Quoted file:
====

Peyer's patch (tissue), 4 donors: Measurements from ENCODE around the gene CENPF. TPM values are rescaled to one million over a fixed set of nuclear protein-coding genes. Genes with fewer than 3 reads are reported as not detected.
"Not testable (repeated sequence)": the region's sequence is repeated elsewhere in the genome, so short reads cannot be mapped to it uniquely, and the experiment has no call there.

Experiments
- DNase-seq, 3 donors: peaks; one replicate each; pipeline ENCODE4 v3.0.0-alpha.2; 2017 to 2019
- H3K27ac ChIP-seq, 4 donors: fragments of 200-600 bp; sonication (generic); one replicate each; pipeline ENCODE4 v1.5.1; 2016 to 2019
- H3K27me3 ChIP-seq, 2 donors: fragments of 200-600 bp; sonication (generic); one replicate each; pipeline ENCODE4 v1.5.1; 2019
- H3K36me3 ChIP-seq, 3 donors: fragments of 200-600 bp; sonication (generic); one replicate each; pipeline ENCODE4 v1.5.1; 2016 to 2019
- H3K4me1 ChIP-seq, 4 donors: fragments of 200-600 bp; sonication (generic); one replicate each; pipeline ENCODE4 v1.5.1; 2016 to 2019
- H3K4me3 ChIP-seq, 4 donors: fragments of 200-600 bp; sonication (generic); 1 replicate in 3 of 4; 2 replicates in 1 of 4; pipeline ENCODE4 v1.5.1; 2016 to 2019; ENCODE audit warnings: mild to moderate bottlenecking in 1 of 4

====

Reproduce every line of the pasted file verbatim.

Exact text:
Peyer's patch (tissue), 4 donors: Measurements from ENCODE around the gene CENPF. TPM values are rescaled to one million over a fixed set of nuclear protein-coding genes. Genes with fewer than 3 reads are reported as not detected.
"Not testable (repeated sequence)": the region's sequence is repeated elsewhere in the genome, so short reads cannot be mapped to it uniquely, and the experiment has no call there.

Experiments
- DNase-seq, 3 donors: peaks; one replicate each; pipeline ENCODE4 v3.0.0-alpha.2; 2017 to 2019
- H3K27ac ChIP-seq, 4 donors: fragments of 200-600 bp; sonication (generic); one replicate each; pipeline ENCODE4 v1.5.1; 2016 to 2019
- H3K27me3 ChIP-seq, 2 donors: fragments of 200-600 bp; sonication (generic); one replicate each; pipeline ENCODE4 v1.5.1; 2019
- H3K36me3 ChIP-seq, 3 donors: fragments of 200-600 bp; sonication (generic); one replicate each; pipeline ENCODE4 v1.5.1; 2016 to 2019
- H3K4me1 ChIP-seq, 4 donors: fragments of 200-600 bp; sonication (generic); one replicate each; pipeline ENCODE4 v1.5.1; 2016 to 2019
- H3K4me3 ChIP-seq, 4 donors: fragments of 200-600 bp; sonication (generic); 1 replicate in 3 of 4; 2 replicates in 1 of 4; pipeline ENCODE4 v1.5.1; 2016 to 2019; ENCODE audit warnings: mild to moderate bottlenecking in 1 of 4